We will certainly keep an eye on this case as it moves forward.
Post Authored by Megan Mack, Ancel Glink
General Subject Matter of an Agenda Item
Section 2.02(c) of the Open Meetings Act provides that any agenda shall set forth the “general subject matter” of an item that will be the subject of final action at the meeting. The PAC has previously determined that “general subject matter” means that an agenda must set forth only the main elements rather than the specific details of an item on which the public body intends to take final action.
In a recent advisory opinion, the PAC offered guidance on “general subject matter.” A public body took final action on an item listed as “Recommendation for Appointments” on the agenda. The agenda failed to list names, offices, or terms for the appointments. The PAC found that the public body did not violate the Open Meetings Act by failing to list the names, offices, or terms, as only the “general subject matter” needs to be listed on the agenda. The PAC specified that these additional details are not required. The PAC looked to the Senate debate on Public Act 97-827, which added 2.02(c) to the Open Meetings Act, noting that the General Assembly stated that the agenda need only set out general notice so that people who follow their units of government know what will be acted on. The PAC also found it was proper for the Board to take final action, even though the agenda listed it as a “recommendation.” The PAC stated that the requirement that the general subject matter of an item on which final action may be taken be posted on the agenda 48 hours in advance presumes that the item may be the subject of final action, despite language to the contrary.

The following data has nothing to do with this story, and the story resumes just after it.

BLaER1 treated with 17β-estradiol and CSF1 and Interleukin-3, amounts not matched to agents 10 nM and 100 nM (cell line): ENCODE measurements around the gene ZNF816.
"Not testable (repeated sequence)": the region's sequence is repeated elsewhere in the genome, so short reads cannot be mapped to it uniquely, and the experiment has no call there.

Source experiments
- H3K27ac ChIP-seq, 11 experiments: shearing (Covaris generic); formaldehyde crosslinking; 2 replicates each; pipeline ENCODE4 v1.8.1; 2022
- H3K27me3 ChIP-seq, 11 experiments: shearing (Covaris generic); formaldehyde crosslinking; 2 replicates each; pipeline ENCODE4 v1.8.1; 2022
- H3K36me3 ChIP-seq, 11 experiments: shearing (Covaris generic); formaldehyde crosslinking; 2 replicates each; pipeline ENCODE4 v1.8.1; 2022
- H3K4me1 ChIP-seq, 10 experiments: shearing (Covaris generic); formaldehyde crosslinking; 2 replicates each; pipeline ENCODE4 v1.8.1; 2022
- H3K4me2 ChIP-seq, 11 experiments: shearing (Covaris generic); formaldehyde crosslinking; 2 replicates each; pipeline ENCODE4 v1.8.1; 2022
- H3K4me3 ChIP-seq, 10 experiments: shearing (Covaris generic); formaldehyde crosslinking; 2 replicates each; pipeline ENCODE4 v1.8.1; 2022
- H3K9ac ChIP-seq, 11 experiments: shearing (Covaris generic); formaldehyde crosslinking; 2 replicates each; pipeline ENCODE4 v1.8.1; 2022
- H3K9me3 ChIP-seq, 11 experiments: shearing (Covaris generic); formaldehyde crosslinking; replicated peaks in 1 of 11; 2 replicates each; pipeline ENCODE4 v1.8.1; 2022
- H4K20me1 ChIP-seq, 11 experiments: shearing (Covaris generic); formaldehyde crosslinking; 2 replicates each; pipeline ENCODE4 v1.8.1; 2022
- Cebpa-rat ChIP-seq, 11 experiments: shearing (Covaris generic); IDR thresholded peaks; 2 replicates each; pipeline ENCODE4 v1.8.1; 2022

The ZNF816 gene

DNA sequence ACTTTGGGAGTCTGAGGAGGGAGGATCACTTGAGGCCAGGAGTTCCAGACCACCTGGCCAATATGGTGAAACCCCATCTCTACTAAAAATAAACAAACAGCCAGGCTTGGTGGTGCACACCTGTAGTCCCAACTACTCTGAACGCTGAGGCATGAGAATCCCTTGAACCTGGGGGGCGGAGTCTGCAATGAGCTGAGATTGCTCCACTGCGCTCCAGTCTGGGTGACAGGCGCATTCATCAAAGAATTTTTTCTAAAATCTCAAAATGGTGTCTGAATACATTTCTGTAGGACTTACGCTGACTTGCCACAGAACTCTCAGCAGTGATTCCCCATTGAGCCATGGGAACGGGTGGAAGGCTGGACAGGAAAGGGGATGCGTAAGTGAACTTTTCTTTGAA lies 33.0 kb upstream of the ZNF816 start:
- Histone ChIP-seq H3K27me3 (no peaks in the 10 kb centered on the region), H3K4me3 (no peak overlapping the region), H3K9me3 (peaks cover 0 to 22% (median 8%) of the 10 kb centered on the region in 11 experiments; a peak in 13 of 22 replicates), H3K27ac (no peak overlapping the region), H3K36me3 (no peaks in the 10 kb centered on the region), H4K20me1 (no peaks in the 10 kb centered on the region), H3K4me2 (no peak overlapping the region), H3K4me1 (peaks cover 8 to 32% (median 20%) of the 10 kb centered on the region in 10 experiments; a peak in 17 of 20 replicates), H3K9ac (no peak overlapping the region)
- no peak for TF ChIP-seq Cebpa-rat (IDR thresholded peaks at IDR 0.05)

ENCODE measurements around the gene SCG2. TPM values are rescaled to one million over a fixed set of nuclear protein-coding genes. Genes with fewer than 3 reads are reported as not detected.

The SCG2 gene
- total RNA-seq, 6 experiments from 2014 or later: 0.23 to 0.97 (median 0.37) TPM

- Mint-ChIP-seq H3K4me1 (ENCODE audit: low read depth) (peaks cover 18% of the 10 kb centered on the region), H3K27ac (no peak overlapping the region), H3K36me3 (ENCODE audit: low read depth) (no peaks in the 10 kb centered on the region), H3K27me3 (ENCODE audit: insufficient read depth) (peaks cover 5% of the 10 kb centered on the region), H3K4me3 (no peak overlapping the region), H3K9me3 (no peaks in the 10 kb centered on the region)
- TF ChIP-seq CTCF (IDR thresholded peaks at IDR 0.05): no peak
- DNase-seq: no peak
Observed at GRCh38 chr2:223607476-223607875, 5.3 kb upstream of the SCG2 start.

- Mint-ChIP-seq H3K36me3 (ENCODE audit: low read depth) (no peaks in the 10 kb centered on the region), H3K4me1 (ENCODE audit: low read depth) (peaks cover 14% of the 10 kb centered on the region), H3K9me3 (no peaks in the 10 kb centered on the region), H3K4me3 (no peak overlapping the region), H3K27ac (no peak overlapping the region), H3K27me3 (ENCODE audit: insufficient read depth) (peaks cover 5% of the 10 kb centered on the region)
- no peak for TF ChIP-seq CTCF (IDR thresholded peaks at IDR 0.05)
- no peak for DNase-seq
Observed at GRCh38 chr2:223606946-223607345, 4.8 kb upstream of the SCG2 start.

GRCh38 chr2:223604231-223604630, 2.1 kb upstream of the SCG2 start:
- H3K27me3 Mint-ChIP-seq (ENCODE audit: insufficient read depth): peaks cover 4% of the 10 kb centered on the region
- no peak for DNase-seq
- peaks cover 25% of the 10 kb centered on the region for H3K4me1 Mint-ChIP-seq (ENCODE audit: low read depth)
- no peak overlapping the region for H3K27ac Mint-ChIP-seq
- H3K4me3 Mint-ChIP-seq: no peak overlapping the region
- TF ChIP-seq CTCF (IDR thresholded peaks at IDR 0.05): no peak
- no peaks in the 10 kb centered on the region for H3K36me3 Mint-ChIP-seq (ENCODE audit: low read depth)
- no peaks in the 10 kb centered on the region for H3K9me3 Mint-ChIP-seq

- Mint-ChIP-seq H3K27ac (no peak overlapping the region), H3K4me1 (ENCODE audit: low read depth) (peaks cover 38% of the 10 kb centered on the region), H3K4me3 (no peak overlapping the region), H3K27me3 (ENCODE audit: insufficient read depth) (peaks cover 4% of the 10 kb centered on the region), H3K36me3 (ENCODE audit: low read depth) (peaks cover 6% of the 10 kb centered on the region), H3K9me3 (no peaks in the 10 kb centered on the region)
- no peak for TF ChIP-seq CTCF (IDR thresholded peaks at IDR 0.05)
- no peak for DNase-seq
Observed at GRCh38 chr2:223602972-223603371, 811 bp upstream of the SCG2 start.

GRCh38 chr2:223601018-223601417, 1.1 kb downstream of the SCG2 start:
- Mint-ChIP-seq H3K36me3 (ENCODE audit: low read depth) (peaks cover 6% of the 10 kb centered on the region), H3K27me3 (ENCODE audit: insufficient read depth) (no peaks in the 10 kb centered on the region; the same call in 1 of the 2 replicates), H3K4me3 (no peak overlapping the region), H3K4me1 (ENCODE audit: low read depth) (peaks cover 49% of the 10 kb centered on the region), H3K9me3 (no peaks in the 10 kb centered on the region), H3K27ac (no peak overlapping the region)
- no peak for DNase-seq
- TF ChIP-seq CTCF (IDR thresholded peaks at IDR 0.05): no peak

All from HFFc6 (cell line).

This is a good decision for public bodies as it makes clear that an agenda only need set out the general subject matter of an item, without listing specifics such as names, offices, or terms. The important issue is making sure the public has a general idea of the nature of an action a public body intends to take at a meeting.